Hopefully someone can shed definitive light, but I think yours is a "text book" school rifle.
    "Please", Thank You" and proper manners appreciated

    My greatest fear is that one day I will die and my wife will sell my guns for what I told her I paid for them

    "Don't tell me these are investments if you never intend to sell anything" (Quote: Wife)

  5. #25
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    I have a oblong circle overstamped Nagoya from the 27 series with a 31706 serial number but unfortunately I doesn't give a date of manufacture..any other reference material that might give me this? Thanks Sean

  6. #26
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    Quote by Torch View Post
    I have a oblong circle overstamped Nagoya from the 27 series with a 31706 serial number but unfortunately I doesn't give a date of manufacture..any other reference material that might give me this? Thanks Sean
    I'm out camping now (which means it will be raining soon). But the website linked above should give you the date range. Just compare by looking at the series and serial number. Let me know if you need help and I can look when I return.
    "Please", Thank You" and proper manners appreciated

    My greatest fear is that one day I will die and my wife will sell my guns for what I told her I paid for them

    "Don't tell me these are investments if you never intend to sell anything" (Quote: Wife)

  7. #27
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    Unfortunately there is no date range for the 27 series that's why I was wondering if there was any other reference material I could search through..

  8. #28
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    Found this site and there is a 27th series Nagoya made rifle with a serial number 31584...mine is 31706...thats very close
    Type 38

  9. #29
    MAP
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    Quote by Torch View Post
    Unfortunately there is no date range for the 27 series that's why I was wondering if there was any other reference material I could search through..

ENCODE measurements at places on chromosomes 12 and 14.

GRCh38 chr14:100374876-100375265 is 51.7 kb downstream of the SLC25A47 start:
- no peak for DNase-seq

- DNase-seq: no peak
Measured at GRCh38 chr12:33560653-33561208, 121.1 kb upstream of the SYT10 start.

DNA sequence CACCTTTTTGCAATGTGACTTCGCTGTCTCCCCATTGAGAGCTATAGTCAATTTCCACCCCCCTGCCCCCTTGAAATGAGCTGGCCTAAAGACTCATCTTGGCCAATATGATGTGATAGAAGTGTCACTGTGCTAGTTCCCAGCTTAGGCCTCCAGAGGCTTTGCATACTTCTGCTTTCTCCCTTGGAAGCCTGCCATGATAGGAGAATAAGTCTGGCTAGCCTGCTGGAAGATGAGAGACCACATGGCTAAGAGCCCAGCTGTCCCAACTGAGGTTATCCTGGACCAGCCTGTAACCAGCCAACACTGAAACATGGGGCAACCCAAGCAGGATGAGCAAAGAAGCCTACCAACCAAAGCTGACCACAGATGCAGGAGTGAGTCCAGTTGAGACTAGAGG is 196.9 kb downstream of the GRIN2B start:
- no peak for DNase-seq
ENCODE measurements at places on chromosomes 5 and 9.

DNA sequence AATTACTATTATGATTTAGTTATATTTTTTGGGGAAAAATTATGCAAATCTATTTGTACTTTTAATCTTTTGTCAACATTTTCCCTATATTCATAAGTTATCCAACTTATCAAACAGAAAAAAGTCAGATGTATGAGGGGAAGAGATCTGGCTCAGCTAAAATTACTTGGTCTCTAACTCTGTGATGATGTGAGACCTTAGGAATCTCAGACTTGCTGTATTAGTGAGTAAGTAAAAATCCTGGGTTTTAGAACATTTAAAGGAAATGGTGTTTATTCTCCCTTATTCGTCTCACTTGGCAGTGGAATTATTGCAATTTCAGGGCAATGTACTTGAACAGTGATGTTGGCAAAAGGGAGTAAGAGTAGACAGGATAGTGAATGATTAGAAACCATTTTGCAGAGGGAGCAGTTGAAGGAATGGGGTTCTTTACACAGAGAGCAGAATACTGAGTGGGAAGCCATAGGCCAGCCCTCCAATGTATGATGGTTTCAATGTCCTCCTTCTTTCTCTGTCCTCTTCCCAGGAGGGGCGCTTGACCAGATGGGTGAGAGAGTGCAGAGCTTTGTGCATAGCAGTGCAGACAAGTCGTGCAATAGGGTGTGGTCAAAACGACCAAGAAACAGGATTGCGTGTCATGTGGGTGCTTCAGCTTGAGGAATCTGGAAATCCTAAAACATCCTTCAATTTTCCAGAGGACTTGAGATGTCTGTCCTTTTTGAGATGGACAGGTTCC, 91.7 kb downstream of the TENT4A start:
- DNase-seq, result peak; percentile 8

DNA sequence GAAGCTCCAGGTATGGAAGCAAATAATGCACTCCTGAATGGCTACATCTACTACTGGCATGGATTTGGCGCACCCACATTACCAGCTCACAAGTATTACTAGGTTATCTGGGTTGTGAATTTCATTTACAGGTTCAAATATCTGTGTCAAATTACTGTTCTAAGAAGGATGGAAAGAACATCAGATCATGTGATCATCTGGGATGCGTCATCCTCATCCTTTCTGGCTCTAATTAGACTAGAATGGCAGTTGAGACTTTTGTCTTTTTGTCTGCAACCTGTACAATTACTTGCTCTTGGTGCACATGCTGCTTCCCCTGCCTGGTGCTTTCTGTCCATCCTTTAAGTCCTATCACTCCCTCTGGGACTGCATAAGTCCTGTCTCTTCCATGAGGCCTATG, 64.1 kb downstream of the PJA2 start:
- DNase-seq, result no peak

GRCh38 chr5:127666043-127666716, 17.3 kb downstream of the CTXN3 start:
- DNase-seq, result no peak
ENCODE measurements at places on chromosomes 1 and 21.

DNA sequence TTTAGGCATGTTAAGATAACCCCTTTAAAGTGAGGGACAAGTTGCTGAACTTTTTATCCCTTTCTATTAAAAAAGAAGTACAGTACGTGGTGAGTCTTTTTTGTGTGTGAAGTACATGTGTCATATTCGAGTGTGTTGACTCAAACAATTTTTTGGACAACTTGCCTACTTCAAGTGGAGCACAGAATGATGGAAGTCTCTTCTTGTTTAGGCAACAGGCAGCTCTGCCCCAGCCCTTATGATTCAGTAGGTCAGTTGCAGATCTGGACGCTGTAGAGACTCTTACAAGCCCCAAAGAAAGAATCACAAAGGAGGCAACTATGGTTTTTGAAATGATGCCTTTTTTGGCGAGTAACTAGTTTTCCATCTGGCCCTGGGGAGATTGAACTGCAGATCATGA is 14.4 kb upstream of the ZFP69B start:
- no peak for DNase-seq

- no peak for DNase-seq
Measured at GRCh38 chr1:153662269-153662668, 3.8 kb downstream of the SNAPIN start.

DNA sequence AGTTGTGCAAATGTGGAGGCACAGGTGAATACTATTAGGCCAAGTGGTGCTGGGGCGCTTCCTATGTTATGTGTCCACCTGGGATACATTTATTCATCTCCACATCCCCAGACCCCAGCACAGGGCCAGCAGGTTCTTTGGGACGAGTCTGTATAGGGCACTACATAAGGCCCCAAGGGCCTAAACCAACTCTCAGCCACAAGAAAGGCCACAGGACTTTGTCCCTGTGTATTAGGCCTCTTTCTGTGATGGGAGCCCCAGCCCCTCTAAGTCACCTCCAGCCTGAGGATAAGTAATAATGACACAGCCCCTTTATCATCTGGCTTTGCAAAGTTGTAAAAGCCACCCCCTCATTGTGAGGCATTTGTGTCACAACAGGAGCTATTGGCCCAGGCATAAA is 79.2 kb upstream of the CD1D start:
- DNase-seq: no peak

Series 26 stops at 1940: Which would mean that yours was made between 1940 and 1945.

    I'm speculating here, but as it is a Series 27 (which was followed by another known 28 and 29) and assuming higher quality fit and finish it would be closer to 1940 end of the spectrum.

    Lower quality fit and finish rifles were produced later. I'm not sure then the "Last Ditch" types were being produced (these were actually a series of short cuts and cutback over time) but assume it would be late 1944 through 1945.

    Nothing specific and a bit of guesswork on my part, but I would say 1941/42 range.

    Hope this helps.
    "Please", Thank You" and proper manners appreciated

    My greatest fear is that one day I will die and my wife will sell my guns for what I told her I paid for them

    "Don't tell me these are investments if you never intend to sell anything" (Quote: Wife)

  10. #30
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    Thanks for that site link Torch
    This is another site I frequent and use for my references and questions. Like this site there are Great folks who are willing to share their expertise.

    Japanese Rifles

    Semper Fi
    Phil